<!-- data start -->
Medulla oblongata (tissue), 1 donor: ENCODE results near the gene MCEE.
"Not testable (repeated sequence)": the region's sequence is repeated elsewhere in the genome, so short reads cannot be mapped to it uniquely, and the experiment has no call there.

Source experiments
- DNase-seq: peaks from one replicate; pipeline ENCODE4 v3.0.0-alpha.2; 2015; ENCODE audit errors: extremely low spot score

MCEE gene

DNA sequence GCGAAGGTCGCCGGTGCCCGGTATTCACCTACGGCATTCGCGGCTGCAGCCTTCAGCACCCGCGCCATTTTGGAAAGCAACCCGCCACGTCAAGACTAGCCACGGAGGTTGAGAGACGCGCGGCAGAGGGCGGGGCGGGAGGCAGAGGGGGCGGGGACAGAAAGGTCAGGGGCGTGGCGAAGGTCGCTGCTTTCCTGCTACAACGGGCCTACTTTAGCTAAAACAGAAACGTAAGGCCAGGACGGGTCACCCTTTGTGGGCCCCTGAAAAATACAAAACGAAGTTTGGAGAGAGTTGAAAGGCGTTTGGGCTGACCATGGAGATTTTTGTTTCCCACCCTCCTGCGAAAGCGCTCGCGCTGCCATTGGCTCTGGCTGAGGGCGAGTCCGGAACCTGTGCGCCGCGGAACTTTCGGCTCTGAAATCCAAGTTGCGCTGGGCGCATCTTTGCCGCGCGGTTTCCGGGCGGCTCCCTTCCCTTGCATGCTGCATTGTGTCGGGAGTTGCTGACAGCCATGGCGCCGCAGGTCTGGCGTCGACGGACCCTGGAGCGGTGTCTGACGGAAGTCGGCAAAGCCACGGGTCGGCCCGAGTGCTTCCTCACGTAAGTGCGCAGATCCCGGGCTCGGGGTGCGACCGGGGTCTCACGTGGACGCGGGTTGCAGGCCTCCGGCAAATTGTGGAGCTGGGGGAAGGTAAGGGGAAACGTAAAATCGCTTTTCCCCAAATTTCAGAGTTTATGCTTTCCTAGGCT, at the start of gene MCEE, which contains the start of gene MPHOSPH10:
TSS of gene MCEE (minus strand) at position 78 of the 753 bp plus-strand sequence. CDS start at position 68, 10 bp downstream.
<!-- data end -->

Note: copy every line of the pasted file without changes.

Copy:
Medulla oblongata (tissue), 1 donor: ENCODE results near the gene MCEE.
"Not testable (repeated sequence)": the region's sequence is repeated elsewhere in the genome, so short reads cannot be mapped to it uniquely, and the experiment has no call there.

Source experiments
- DNase-seq: peaks from one replicate; pipeline ENCODE4 v3.0.0-alpha.2; 2015; ENCODE audit errors: extremely low spot score

MCEE gene

DNA sequence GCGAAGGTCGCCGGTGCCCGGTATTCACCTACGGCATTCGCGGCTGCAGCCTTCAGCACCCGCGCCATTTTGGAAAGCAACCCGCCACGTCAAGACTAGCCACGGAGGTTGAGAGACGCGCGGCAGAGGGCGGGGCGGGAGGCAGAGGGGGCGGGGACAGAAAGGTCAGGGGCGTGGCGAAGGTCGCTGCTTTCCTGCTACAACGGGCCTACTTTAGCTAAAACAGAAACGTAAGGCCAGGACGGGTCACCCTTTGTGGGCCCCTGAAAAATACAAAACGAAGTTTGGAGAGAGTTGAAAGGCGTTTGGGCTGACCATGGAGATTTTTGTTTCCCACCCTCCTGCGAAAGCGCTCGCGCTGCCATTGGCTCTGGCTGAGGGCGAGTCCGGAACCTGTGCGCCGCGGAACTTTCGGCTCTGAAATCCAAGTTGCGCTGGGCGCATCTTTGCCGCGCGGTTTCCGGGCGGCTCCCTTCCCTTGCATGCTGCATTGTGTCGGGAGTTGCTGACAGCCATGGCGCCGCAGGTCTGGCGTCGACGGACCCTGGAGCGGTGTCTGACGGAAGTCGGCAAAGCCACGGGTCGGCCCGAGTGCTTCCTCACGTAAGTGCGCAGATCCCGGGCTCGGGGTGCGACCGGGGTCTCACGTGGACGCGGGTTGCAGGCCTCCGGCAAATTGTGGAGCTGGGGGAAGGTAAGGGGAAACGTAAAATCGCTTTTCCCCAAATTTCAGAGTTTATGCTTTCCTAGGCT, at the start of gene MCEE, which contains the start of gene MPHOSPH10:
TSS of gene MCEE (minus strand) at position 78 of the 753 bp plus-strand sequence. CDS start at position 68, 10 bp downstream.